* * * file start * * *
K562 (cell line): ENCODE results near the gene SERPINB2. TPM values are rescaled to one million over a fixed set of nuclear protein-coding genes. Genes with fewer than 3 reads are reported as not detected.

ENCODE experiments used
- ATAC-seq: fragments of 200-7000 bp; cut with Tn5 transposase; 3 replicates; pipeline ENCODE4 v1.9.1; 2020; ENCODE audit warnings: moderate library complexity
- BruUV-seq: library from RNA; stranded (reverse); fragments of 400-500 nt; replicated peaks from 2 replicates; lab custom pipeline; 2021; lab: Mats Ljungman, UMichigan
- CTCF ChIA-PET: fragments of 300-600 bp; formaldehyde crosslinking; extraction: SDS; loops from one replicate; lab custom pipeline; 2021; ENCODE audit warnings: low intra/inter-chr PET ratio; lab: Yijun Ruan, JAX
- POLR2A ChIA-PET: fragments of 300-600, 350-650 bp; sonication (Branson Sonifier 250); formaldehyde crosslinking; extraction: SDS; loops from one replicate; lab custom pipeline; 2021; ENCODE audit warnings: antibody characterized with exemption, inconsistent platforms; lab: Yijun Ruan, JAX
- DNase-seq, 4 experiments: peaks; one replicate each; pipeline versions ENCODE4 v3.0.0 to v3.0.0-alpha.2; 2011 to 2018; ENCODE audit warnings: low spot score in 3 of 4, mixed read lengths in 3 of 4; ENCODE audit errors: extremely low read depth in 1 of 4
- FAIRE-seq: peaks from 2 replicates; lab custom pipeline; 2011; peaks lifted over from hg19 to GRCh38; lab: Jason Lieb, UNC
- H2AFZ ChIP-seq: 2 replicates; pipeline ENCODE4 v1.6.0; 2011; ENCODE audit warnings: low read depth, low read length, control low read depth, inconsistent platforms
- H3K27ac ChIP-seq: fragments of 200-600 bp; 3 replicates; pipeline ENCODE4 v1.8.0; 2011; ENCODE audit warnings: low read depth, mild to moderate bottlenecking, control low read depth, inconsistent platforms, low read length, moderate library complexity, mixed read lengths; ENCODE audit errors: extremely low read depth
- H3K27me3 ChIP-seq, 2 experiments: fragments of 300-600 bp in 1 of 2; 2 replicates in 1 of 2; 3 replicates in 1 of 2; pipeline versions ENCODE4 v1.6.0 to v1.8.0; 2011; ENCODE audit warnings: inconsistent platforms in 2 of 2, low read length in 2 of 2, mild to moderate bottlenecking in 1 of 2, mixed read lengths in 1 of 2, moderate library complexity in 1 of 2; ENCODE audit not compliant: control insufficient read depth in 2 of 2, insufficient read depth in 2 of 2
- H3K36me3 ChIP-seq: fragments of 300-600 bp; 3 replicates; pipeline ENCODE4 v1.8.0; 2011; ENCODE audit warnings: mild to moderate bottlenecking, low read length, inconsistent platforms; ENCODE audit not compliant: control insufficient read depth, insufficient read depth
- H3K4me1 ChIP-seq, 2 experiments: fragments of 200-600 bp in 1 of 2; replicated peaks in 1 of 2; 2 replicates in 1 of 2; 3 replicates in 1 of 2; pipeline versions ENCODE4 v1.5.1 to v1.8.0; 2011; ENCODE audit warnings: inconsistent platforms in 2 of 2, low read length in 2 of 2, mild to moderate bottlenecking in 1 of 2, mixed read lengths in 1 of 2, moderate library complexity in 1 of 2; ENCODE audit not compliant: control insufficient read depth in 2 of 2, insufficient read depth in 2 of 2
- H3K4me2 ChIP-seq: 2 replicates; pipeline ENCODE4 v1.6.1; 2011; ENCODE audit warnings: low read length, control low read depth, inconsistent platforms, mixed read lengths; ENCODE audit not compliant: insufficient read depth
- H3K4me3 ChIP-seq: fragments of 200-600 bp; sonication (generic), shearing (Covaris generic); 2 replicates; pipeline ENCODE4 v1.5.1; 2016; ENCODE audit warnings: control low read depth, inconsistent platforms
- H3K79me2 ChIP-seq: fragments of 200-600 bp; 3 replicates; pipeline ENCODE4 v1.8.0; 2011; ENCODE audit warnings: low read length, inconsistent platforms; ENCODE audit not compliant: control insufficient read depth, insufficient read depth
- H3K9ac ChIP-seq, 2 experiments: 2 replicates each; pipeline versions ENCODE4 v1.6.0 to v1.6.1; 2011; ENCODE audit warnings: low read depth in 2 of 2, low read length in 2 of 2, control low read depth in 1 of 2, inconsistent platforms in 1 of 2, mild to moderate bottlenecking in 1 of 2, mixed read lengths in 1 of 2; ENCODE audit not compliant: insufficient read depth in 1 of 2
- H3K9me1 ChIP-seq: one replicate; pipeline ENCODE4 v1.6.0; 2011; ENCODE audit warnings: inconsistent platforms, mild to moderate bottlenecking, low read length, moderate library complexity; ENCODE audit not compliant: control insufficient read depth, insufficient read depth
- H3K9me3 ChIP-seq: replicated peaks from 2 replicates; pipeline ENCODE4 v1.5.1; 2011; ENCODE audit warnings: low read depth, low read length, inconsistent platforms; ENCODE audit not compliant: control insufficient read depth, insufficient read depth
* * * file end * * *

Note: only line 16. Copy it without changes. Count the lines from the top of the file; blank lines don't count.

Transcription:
- H3K79me2 ChIP-seq: fragments of 200-600 bp; 3 replicates; pipeline ENCODE4 v1.8.0; 2011; ENCODE audit warnings: low read length, inconsistent platforms; ENCODE audit not compliant: control insufficient read depth, insufficient read depth